Nowadays, you can see a clear tendency to program with a CAM module rather than standard manual programming with, for example, an ISO code. No wonder, as it is a fast and effective method of creating machining paths. Coming back to one of my first articles, where I emphasized that in programming, e.g. five-axis continuous – CAM is in fact the only right choice. This is true, but in the life of a programmer, we often have to create a program over which we will have absolute 100% control, e.g. when programming for large series. In that case, it makes sense to make friends with the powerful “tool” of parametric programming.
Parametric programming, as the name suggests, is a way of creating a parameter-dependent path. Thanks to the examples that will be described later in the article, it will be easier to understand. Either way, it’s programming mathematical functions that control the flow of a program. What is the use of this programming style? Honestly? Sky is the limit J Starting from a simple linking of dimensions and distances with each other, to program loops, jumps to various machining blocks, generating messages for operators, counting pieces or in measuring procedures such as e.g. machine tool testing with an interferometer. What are the benefits? First of all – full control. In CAM, it often happens that a program is incredibly long. There is a lack of “smart licks” that shorten the program by looping it. The fact is that writing a deliberate program using parameters can take up to 3 times as long, but the great advantage is that the programmer knows each block very well. He knows what he may require from the machine. Correction of certain parameters affecting the final machining result is simple and quick. In my opinion, it’s worth it! Second – with parametric programming, making your own personalized machining cycle is not a problem. We do not have to be dependent on ready-made cycles of a given control. Third – a lot easier when cutting technologically similar treatments. Let’s say there is drilling and simple milling always with the same shape. But the dimensions will depend on the size of the blank. And what now? Will you choose to write ten different programs for each blank or one parametric program that will apply to all parts? The choice is yours.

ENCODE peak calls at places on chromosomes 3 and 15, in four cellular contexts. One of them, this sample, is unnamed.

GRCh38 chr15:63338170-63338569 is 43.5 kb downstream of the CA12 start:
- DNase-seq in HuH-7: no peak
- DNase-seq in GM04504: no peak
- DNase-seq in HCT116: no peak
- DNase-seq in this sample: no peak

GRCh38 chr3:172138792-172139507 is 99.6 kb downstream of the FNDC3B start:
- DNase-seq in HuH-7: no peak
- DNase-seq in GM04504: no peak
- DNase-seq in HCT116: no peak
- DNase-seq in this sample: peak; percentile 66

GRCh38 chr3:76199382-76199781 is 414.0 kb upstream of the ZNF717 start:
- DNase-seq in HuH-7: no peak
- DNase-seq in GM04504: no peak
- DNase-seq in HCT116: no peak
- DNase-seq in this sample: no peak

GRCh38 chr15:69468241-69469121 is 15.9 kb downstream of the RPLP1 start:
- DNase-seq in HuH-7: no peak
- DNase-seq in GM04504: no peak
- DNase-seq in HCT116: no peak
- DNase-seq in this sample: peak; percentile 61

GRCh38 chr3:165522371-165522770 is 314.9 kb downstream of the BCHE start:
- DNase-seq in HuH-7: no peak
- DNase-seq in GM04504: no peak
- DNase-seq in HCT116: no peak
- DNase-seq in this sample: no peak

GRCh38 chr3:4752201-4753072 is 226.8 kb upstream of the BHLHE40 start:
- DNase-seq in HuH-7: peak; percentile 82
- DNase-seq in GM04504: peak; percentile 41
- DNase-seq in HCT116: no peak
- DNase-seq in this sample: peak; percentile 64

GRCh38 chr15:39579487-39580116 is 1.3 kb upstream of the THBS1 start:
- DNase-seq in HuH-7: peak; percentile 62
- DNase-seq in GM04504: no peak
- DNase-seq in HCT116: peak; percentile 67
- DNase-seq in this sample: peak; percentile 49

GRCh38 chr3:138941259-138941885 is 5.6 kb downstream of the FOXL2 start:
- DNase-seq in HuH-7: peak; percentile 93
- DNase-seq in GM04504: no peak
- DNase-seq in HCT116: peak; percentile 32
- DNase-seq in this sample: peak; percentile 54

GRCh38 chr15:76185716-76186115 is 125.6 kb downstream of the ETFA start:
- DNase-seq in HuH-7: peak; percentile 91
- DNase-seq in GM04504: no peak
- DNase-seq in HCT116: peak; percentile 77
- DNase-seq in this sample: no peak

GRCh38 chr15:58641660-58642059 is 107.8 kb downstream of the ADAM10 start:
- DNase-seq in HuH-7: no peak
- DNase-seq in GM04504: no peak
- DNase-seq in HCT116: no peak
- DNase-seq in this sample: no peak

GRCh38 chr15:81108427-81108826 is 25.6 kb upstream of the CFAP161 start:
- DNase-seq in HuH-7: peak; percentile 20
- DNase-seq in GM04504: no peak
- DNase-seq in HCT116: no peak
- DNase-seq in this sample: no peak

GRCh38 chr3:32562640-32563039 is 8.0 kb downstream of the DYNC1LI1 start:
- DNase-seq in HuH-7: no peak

The parameters are defined differently in different controls. In the case of FANUC, you may come across hashes #:
# 521. = 1.
And at this point it is worth exploring the topic, because there are several scopes that define different types of variables, e.g. local, common or system variables.
Sinumerik defines the parameters in eras R:
R1 = 0.0001
And in Heidenhain, all Q parameters.
Attention – a short life anecdote. My beginnings of parametric programming were during my studies in “Programming of Numerically Controlled Machine Tools”. As a student, I felt that it was an important, but quite complicated topic. An example during the classes was a cube in which all dimensions depended on the parameters. The task was that when the cube length declared as parameter Q1 was less than 100, holes with a diameter of 10 had to be drilled. However, when the Q1 dimension would be greater than or equal to 100, the holes should be tapped using M14. And at this point I asked myself – will I ever use it in my professional work? Well, yes J It turns out that practically every serious program in mass machining is packed with parameters.
At the end, I will leave you with my homework during my studies. A simple task – making a spiral depending on the parameters. Enjoy!
Fig. 1. Number of turns: 10; Initial radius: 5 [mm]; End radius: 120 [mm]
Fig. 2. Number of turns: 5; Initial radius: 10 [mm]; End radius: 120 [mm]
Fig. 3. Number of turns: 3; Initial radius: 10 [mm]; End radius: 100 [mm]
Fig. 1. Program excerpts from the report “Parametric programming” [source: own materials]